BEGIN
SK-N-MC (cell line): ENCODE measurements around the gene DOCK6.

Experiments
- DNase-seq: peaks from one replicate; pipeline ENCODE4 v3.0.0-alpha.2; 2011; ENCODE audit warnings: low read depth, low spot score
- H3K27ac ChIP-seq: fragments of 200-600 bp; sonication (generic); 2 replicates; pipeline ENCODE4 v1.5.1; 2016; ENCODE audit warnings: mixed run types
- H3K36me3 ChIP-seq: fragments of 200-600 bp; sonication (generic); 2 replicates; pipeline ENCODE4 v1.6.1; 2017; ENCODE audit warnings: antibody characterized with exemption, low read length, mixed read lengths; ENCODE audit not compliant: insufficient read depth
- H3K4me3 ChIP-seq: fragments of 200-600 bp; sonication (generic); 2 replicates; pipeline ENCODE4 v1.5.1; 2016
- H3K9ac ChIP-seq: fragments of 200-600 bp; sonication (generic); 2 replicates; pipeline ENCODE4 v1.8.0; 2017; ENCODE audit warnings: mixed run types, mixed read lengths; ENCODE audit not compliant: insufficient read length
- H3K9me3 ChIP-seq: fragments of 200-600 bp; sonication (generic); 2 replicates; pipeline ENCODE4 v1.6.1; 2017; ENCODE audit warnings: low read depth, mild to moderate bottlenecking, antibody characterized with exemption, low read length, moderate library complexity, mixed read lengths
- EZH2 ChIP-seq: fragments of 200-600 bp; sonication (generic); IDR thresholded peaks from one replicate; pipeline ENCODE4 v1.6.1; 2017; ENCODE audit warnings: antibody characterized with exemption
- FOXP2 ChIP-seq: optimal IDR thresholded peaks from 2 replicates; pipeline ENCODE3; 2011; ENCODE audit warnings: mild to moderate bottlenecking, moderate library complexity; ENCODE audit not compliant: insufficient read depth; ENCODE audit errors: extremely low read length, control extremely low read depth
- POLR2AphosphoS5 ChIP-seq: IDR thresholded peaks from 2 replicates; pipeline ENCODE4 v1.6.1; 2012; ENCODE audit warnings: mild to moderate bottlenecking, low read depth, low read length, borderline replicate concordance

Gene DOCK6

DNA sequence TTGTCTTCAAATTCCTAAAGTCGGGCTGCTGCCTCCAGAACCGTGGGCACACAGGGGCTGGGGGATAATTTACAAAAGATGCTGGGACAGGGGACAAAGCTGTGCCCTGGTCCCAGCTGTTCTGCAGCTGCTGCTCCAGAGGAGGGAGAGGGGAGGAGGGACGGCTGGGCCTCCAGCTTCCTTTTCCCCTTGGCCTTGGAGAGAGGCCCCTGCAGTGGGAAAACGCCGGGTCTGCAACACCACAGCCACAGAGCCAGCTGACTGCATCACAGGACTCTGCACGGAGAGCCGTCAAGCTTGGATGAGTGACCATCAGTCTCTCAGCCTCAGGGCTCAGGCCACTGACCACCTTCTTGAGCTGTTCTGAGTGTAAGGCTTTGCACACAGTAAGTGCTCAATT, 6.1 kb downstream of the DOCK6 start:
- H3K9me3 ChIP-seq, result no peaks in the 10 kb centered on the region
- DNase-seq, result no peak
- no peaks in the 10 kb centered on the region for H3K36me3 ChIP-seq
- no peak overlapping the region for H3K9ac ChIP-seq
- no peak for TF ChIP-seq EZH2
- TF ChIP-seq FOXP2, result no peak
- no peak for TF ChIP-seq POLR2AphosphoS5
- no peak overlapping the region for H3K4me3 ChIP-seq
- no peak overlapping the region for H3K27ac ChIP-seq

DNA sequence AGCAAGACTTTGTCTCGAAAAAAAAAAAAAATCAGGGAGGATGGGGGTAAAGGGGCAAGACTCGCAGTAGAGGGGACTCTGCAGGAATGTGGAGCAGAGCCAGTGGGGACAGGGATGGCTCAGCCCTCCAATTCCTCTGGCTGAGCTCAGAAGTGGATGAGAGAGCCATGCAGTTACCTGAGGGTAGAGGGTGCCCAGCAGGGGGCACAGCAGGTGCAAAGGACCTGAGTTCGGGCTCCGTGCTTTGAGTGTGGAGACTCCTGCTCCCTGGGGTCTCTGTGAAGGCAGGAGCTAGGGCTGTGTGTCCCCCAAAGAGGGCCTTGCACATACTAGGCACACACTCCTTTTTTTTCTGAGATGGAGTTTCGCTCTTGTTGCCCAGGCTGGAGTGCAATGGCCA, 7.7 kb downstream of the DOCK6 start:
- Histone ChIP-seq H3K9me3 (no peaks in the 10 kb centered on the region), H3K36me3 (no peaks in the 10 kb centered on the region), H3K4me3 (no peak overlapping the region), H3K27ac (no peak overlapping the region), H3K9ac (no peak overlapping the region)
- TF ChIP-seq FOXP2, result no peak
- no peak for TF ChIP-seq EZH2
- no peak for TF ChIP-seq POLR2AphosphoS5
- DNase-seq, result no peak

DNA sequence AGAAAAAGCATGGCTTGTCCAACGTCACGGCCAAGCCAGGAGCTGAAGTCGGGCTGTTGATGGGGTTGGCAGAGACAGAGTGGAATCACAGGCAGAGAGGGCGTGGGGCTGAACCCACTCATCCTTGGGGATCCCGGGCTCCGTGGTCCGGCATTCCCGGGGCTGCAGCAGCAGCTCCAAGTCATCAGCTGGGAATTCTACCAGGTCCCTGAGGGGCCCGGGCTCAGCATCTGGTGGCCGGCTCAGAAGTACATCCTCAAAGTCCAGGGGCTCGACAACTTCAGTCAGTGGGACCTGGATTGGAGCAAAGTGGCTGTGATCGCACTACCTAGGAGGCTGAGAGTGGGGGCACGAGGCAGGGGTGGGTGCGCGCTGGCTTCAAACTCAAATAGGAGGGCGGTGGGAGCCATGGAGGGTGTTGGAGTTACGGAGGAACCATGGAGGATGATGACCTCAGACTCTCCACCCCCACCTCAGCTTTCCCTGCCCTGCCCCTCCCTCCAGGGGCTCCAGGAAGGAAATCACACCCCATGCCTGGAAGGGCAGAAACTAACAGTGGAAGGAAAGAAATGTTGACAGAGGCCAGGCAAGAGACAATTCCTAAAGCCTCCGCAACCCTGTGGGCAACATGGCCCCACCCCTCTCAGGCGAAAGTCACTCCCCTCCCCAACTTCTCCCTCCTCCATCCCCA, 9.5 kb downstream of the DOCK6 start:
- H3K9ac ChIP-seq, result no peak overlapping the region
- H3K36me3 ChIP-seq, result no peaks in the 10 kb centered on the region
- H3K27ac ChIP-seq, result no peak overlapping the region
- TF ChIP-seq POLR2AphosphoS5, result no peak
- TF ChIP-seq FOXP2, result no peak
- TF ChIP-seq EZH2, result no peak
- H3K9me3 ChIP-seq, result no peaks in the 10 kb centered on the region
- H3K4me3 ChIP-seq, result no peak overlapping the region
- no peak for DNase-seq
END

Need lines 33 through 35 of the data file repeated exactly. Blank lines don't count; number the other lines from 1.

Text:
- TF ChIP-seq POLR2AphosphoS5, result no peak
- TF ChIP-seq FOXP2, result no peak
- TF ChIP-seq EZH2, result no peak